The Breakup

The Slow Demise of U.S. Bipartisan Support for Israel

John B. Judis
Workers prepare the stage at the AIPAC conference in Washington, March 2, 2015.
Workers prepare the stage at the AIPAC conference in Washington, March 2, 2015. (Jonathan Ernst / Courtesy Reuters)
The Democratic and Republican divide over Israel may be at its worst, but the bipartisan consensus on the country began to erode decades ago.
Review Essay

Can Economists Learn?

Alan S. Blinder
A recent book of essays by top economists suggests that many of the lessons of the 2008 financial crisis were ones that should have been learned long before the meltdown. The problem is that during good times, people forget.
Postscript

Syriza's About-Face

Stathis N. Kalyvas
Greece and its European partners are expected to reach a long-term deal for the country’s financing by June.
Capsule Review

Today's Book: War on the Silver Screen

Lawrence D. Freedman
What people think they know about war is as likely to come from watching war movies as from listening to the news or reading history—and in Hollywood, dramatic license often trumps historical accuracy.
Women hold up pictures of the 21 Egyptian Coptic Christians beheaded by ISIS in Libya, February 17, 2015.
Snapshot
Geoffrey Howard

ISIS is no longer just an Iraq and Syria problem. For months now, the terrorist group has been pushing into Libya as well.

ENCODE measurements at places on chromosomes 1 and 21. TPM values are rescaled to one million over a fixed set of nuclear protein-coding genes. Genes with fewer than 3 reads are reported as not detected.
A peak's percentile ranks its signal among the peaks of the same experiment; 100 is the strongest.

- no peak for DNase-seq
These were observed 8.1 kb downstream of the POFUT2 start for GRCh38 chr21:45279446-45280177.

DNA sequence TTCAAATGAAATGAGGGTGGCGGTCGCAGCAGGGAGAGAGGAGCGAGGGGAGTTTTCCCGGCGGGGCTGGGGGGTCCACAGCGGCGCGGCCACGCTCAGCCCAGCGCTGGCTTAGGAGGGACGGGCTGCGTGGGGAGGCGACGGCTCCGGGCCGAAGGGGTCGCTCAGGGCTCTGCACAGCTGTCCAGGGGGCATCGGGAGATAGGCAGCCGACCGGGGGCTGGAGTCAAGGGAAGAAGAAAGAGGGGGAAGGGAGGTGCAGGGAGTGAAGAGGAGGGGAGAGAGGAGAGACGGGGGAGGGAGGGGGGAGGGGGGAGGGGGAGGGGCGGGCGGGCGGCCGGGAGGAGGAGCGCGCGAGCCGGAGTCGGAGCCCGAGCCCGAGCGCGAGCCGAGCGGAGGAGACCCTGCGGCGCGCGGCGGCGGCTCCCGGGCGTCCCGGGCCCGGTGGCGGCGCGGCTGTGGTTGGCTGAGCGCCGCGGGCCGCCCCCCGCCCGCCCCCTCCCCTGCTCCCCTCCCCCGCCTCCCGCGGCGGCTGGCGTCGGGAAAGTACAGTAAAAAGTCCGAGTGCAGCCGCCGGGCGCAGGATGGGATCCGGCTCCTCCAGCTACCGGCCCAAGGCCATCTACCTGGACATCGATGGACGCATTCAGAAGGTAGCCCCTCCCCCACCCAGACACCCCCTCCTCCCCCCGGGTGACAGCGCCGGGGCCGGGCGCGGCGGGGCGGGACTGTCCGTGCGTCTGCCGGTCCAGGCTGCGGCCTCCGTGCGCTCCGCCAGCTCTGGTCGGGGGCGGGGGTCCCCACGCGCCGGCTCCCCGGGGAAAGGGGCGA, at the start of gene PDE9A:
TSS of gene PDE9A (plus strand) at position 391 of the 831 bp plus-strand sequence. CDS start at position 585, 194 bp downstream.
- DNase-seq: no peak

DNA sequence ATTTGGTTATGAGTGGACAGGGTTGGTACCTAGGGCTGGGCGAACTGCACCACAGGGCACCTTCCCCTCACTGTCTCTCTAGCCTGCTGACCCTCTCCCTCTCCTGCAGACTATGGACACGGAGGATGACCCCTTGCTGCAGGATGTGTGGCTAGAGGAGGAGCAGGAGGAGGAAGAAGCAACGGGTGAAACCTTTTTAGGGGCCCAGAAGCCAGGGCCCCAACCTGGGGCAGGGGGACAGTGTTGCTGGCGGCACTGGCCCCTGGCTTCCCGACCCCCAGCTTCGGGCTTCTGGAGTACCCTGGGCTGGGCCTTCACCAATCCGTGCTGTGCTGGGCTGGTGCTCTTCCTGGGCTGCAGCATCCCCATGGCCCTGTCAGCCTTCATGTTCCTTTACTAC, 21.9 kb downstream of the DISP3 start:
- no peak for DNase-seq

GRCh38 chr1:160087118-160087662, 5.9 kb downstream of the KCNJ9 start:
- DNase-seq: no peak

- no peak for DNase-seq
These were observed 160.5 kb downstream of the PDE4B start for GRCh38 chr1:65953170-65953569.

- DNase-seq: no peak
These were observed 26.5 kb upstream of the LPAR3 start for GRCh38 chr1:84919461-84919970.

Times Square in New York, January 18, 2015.
Snapshot
Janine Davidson

The president’s second National Security Strategy articulates a belief in a peaceful, rules-based international order; it also reaffirms the fact that none of this can happen without the leadership of the United States.

Review Essay
Wolfgang Ischinger

With the existing world order under assault, Henry Kissinger still champions the traditional building blocks of the international system—sovereign states—even as he recognizes the rising influence of global markets and liberal values.

Letter From
Will McGrath

Earlier this month, embattled Lesotho Prime Minister Tom Thabane addressed a raucous crowd of supporters in the rural district of Mokhotlong. The trip was one of many in the final campaign push before the country’s upcoming special election, which was previously slated for 2017 and is now scheduled for February 28.

Snapshot
Paul Vigna and Michael J. Casey

Cryptocurrencies could enable the often neglected developing world to tap into crucial banking services.

Snapshot
Kathryn Sikkink and Bridget Marchesi

In December 2014, Brazil’s National Truth Commission completed what may be Latin America’s last major investigation into human rights abuses during the twentieth century. The report names names and calls for prosecutions, but whether its findings will lead to justice for the victims remains an open question.

Discussion